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date: 20 November 2019

Abstract and Keywords

This article shifts the conversation about Judy Blume's Are You There, God? It's Me, Margaret (1970) from the controversy over its discussions of puberty to the postwar debate over American identity engaged in by popular sociologists such as David Riesman. It also argues that Margaret's struggles with religious identity may be read as an early meditation on a post-ethnic identity widely embraced today. Blume's recognition of her childhood connection to Riesman's work is telling, for Riesman focuses recurrently on children throughout his book. In Are You There God?, Blume often seems to argue with Riesman as she develops characters and situations that demonstrate constant negotiations of the tension between individualism and conformity in American identity rather than simply illustrating them. Margaret's forays into varying religions are both funny and touching. The enduring popularity of Are You There God? has much to do with the universal interest in puberty.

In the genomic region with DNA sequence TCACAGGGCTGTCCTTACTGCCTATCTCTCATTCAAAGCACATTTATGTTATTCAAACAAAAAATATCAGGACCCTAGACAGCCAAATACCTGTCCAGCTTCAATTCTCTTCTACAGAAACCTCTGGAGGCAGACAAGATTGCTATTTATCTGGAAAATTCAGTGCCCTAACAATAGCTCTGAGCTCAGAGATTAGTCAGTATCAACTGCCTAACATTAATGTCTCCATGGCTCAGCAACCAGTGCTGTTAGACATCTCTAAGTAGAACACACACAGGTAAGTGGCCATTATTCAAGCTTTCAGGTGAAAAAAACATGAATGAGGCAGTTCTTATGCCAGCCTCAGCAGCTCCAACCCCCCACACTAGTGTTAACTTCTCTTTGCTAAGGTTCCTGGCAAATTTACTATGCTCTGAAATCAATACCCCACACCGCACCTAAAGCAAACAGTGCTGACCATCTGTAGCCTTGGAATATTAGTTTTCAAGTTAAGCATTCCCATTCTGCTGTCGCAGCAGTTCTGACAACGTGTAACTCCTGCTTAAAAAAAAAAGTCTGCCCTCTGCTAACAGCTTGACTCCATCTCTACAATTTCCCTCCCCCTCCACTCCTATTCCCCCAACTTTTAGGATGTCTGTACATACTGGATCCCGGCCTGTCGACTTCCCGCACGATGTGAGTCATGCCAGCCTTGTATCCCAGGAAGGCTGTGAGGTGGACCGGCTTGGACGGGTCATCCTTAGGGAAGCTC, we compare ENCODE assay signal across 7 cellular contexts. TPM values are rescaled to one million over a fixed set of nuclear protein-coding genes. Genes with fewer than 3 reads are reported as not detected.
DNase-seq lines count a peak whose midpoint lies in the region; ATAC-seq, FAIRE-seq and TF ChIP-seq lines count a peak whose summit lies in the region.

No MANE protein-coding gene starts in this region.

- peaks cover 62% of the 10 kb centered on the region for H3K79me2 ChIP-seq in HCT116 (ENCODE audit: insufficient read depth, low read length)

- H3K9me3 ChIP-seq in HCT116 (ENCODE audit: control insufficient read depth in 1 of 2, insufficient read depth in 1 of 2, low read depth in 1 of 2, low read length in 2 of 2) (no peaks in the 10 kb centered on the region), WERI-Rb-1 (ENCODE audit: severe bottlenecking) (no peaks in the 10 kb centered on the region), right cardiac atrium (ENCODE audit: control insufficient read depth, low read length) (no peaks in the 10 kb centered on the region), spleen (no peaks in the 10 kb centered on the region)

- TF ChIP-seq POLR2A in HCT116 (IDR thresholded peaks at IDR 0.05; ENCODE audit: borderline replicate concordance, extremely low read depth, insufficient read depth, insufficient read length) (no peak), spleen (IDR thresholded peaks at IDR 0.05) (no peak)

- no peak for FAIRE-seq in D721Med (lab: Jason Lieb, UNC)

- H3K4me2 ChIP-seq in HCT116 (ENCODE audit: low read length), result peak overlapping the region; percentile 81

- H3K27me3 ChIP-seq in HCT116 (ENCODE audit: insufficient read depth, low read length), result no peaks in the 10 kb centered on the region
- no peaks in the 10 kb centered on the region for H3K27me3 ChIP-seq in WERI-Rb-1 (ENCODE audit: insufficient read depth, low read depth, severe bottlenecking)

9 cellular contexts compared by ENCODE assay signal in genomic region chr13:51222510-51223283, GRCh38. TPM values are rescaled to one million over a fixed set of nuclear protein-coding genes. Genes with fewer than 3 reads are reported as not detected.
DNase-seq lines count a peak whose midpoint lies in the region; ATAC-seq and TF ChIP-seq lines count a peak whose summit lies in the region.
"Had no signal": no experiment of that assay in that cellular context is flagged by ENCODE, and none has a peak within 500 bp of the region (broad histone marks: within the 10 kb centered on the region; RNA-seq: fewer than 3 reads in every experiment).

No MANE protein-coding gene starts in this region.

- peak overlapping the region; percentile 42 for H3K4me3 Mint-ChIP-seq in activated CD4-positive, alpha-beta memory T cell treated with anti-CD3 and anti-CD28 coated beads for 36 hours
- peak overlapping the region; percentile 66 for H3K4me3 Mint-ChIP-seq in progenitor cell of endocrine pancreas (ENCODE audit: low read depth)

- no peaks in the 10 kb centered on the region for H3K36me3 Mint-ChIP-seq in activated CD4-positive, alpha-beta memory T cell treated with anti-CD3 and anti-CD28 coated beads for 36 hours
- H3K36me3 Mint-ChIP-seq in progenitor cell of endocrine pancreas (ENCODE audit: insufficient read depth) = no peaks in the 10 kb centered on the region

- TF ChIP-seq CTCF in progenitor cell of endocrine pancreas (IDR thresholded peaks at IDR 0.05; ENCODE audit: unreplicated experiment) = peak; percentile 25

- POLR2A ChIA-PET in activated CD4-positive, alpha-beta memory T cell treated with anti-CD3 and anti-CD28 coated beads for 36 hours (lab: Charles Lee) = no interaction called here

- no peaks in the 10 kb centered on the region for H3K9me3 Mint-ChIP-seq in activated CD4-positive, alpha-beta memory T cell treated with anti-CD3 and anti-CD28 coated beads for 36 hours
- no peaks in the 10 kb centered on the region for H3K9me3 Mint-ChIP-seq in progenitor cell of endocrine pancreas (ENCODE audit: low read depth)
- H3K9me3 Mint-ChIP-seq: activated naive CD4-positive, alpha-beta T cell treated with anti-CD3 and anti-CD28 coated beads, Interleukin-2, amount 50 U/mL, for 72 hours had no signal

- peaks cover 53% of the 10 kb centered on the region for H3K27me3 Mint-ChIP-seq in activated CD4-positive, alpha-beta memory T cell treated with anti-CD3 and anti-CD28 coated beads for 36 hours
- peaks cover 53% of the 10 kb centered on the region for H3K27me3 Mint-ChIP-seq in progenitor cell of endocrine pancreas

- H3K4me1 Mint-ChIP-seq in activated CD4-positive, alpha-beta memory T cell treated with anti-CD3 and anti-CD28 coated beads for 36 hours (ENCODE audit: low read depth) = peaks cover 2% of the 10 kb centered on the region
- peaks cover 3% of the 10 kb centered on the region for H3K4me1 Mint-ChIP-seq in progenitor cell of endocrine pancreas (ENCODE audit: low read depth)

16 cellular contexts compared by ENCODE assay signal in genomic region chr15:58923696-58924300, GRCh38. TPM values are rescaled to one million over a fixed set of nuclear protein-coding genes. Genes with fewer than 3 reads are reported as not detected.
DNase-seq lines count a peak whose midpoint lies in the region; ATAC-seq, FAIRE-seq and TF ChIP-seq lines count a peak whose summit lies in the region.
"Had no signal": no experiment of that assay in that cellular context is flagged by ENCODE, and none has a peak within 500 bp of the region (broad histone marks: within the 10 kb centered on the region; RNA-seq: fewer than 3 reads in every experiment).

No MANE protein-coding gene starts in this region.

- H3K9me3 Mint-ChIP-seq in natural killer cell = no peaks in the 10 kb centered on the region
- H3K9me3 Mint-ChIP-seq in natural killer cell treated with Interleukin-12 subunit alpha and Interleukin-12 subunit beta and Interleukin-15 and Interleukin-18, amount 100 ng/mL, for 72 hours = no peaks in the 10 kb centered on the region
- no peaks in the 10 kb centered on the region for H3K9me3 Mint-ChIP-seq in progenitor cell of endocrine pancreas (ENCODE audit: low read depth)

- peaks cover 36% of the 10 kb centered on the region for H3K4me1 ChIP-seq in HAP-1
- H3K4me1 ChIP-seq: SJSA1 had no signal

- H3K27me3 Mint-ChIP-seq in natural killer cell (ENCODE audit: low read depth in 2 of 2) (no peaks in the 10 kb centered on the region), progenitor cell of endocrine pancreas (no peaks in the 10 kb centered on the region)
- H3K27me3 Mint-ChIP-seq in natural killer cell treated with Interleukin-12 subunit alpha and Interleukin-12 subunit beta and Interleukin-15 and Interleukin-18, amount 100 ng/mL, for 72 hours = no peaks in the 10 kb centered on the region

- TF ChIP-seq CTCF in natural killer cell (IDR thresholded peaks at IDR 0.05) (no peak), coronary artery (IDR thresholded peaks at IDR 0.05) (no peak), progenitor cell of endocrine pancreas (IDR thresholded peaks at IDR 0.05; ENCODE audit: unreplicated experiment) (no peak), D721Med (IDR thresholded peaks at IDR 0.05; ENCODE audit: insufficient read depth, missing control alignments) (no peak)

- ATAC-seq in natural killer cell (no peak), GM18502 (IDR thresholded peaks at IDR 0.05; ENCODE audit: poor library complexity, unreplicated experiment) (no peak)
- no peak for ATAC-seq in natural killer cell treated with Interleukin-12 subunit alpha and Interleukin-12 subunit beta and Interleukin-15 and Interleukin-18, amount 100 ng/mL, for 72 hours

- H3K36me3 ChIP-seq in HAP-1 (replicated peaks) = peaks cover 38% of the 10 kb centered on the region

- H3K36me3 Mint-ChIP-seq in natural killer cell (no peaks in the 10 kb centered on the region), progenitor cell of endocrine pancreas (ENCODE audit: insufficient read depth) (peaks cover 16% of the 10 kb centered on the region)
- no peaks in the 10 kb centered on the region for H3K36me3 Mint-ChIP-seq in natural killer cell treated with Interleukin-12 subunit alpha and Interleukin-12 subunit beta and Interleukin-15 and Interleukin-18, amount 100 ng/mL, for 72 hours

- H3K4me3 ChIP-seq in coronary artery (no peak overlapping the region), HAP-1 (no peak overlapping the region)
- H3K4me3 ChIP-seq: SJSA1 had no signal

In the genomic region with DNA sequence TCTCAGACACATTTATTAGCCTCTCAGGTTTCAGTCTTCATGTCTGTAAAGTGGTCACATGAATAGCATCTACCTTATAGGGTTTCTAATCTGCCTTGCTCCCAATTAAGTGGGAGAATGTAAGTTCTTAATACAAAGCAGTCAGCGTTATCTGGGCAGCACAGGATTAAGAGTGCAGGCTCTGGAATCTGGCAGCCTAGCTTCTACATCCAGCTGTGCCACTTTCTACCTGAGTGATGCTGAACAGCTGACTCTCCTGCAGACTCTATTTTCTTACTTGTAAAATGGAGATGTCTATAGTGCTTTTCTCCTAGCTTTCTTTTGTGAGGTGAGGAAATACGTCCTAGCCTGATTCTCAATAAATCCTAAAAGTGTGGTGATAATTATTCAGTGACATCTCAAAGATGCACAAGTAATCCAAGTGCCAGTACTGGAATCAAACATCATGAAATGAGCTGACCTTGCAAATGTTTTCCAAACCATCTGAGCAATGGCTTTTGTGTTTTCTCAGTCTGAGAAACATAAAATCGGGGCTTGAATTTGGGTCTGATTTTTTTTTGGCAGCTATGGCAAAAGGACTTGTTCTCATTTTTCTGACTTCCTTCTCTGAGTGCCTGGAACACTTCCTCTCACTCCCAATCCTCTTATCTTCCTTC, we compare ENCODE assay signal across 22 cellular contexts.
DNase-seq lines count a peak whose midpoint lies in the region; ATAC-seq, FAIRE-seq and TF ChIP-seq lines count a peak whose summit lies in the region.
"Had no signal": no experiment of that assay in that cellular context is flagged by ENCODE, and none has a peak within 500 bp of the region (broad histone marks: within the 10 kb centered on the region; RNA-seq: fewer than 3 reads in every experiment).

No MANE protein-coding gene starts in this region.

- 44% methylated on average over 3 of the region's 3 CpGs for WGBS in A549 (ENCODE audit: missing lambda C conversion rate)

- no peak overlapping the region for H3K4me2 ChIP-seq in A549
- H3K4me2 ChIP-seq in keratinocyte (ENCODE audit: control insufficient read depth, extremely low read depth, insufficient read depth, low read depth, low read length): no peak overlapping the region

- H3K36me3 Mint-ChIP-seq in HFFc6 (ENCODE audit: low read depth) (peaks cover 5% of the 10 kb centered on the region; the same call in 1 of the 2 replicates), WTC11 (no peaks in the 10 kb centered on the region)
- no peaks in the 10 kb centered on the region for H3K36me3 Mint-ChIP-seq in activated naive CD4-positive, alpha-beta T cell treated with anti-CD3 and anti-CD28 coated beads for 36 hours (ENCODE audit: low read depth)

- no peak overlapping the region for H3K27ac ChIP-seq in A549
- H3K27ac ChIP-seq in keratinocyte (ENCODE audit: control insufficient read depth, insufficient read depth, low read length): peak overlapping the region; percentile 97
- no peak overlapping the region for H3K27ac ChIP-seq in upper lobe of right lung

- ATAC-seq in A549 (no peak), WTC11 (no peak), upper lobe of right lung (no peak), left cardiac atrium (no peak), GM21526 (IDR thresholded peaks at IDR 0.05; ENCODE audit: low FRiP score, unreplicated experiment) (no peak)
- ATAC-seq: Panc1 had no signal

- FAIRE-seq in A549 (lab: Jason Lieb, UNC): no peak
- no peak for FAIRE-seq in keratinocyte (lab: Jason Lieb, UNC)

Keywords: Judy Blume, Are You There, It's Me, Margaret, Margaret Simon, puberty, American identity, David Riesman

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